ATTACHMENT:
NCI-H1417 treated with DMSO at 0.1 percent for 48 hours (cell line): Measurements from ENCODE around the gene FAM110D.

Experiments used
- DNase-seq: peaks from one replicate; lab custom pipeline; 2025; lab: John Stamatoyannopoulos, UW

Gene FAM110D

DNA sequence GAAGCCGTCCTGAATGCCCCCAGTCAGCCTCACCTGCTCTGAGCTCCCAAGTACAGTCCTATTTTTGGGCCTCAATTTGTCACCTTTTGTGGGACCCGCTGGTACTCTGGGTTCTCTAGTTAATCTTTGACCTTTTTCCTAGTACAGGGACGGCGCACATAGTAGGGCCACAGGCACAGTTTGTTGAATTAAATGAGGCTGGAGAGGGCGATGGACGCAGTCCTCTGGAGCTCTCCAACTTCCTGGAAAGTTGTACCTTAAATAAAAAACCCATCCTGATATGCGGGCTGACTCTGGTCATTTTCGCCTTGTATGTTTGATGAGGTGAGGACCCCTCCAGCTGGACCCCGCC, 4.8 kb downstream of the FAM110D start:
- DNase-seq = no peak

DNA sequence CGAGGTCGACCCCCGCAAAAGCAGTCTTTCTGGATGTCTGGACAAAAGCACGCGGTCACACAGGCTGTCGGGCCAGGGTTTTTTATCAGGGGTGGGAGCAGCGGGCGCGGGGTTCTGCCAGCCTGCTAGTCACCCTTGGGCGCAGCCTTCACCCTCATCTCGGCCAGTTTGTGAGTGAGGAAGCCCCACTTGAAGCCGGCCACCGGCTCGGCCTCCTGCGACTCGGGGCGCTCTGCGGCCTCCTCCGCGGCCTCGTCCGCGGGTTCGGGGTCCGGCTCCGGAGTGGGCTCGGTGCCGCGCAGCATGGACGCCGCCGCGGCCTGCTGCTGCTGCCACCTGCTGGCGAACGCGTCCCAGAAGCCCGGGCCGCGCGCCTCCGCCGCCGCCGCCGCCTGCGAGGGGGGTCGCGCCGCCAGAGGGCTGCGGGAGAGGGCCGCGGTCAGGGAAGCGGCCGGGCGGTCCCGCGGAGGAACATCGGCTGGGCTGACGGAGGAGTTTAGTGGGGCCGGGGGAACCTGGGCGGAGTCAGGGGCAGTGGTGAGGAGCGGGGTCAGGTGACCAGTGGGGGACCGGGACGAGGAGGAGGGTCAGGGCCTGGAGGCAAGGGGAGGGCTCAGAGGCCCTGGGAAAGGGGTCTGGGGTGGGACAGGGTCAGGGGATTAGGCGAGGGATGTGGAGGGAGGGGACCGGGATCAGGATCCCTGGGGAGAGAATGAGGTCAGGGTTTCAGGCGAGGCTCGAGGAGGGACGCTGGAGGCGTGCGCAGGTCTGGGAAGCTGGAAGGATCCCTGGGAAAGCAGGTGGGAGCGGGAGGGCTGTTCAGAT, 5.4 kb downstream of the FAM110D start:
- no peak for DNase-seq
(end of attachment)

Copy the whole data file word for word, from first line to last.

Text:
NCI-H1417 treated with DMSO at 0.1 percent for 48 hours (cell line): Measurements from ENCODE around the gene FAM110D.

Experiments used
- DNase-seq: peaks from one replicate; lab custom pipeline; 2025; lab: John Stamatoyannopoulos, UW

Gene FAM110D

DNA sequence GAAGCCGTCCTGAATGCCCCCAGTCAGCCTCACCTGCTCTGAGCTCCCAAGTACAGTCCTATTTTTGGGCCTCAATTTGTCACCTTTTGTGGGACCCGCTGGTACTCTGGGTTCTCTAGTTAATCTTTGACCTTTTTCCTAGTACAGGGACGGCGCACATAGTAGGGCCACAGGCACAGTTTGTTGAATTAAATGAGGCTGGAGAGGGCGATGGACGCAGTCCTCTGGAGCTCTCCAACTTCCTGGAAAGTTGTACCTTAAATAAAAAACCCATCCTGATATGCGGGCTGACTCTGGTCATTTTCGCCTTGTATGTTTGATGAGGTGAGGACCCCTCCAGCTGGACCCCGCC, 4.8 kb downstream of the FAM110D start:
- DNase-seq = no peak

DNA sequence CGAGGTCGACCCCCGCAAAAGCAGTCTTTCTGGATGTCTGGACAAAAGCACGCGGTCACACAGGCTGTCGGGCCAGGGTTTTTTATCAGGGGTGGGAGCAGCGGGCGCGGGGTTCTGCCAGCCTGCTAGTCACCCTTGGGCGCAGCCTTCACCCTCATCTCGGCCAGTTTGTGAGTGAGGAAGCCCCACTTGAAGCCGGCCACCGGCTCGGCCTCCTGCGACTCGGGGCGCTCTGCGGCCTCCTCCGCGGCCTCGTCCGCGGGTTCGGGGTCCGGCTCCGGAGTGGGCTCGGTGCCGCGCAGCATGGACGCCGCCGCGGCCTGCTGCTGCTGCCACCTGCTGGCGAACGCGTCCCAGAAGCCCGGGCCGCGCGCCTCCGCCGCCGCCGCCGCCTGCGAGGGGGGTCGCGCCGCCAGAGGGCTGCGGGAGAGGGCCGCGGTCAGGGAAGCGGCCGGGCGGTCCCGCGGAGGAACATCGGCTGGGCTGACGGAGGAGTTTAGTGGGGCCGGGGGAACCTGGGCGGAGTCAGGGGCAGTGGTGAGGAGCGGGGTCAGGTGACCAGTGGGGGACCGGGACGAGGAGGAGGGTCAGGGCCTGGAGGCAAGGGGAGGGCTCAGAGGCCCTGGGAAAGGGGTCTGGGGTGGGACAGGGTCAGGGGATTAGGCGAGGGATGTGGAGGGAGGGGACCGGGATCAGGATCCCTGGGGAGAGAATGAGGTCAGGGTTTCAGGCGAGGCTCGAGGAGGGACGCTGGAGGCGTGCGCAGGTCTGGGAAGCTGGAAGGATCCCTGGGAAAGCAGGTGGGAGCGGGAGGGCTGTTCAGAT, 5.4 kb downstream of the FAM110D start:
- no peak for DNase-seq